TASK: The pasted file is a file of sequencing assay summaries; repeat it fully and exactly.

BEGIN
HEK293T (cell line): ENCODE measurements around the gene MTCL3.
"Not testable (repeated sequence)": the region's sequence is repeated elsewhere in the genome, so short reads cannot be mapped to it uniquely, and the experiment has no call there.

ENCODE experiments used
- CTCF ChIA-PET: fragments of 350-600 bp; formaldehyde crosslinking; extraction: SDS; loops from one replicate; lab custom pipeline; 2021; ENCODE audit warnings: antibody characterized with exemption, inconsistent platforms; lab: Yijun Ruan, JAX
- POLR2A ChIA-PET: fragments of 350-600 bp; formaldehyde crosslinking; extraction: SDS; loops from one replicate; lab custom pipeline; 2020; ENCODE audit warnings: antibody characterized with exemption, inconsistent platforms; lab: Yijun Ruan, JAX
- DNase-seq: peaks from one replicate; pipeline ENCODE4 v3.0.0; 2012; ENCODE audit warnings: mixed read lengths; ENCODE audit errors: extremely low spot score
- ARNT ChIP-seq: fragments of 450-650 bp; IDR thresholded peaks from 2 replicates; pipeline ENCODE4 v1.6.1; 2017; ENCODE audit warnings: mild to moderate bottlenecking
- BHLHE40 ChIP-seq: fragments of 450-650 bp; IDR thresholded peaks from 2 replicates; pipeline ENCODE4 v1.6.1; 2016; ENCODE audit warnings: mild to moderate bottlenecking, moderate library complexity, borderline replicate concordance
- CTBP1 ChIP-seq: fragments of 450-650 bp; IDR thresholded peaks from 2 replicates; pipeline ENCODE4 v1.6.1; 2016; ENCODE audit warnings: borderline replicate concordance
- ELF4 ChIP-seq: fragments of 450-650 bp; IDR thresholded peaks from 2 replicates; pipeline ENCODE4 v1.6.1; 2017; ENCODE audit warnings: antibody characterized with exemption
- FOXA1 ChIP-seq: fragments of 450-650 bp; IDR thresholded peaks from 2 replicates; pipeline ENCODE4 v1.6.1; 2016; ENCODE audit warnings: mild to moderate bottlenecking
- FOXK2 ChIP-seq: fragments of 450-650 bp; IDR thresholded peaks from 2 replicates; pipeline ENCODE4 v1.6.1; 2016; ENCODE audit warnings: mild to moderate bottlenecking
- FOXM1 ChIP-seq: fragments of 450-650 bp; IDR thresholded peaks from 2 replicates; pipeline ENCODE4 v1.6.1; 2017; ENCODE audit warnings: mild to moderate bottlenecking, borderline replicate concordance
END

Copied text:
HEK293T (cell line): ENCODE measurements around the gene MTCL3.
"Not testable (repeated sequence)": the region's sequence is repeated elsewhere in the genome, so short reads cannot be mapped to it uniquely, and the experiment has no call there.

ENCODE experiments used
- CTCF ChIA-PET: fragments of 350-600 bp; formaldehyde crosslinking; extraction: SDS; loops from one replicate; lab custom pipeline; 2021; ENCODE audit warnings: antibody characterized with exemption, inconsistent platforms; lab: Yijun Ruan, JAX
- POLR2A ChIA-PET: fragments of 350-600 bp; formaldehyde crosslinking; extraction: SDS; loops from one replicate; lab custom pipeline; 2020; ENCODE audit warnings: antibody characterized with exemption, inconsistent platforms; lab: Yijun Ruan, JAX
- DNase-seq: peaks from one replicate; pipeline ENCODE4 v3.0.0; 2012; ENCODE audit warnings: mixed read lengths; ENCODE audit errors: extremely low spot score
- ARNT ChIP-seq: fragments of 450-650 bp; IDR thresholded peaks from 2 replicates; pipeline ENCODE4 v1.6.1; 2017; ENCODE audit warnings: mild to moderate bottlenecking
- BHLHE40 ChIP-seq: fragments of 450-650 bp; IDR thresholded peaks from 2 replicates; pipeline ENCODE4 v1.6.1; 2016; ENCODE audit warnings: mild to moderate bottlenecking, moderate library complexity, borderline replicate concordance
- CTBP1 ChIP-seq: fragments of 450-650 bp; IDR thresholded peaks from 2 replicates; pipeline ENCODE4 v1.6.1; 2016; ENCODE audit warnings: borderline replicate concordance
- ELF4 ChIP-seq: fragments of 450-650 bp; IDR thresholded peaks from 2 replicates; pipeline ENCODE4 v1.6.1; 2017; ENCODE audit warnings: antibody characterized with exemption
- FOXA1 ChIP-seq: fragments of 450-650 bp; IDR thresholded peaks from 2 replicates; pipeline ENCODE4 v1.6.1; 2016; ENCODE audit warnings: mild to moderate bottlenecking
- FOXK2 ChIP-seq: fragments of 450-650 bp; IDR thresholded peaks from 2 replicates; pipeline ENCODE4 v1.6.1; 2016; ENCODE audit warnings: mild to moderate bottlenecking
- FOXM1 ChIP-seq: fragments of 450-650 bp; IDR thresholded peaks from 2 replicates; pipeline ENCODE4 v1.6.1; 2017; ENCODE audit warnings: mild to moderate bottlenecking, borderline replicate concordance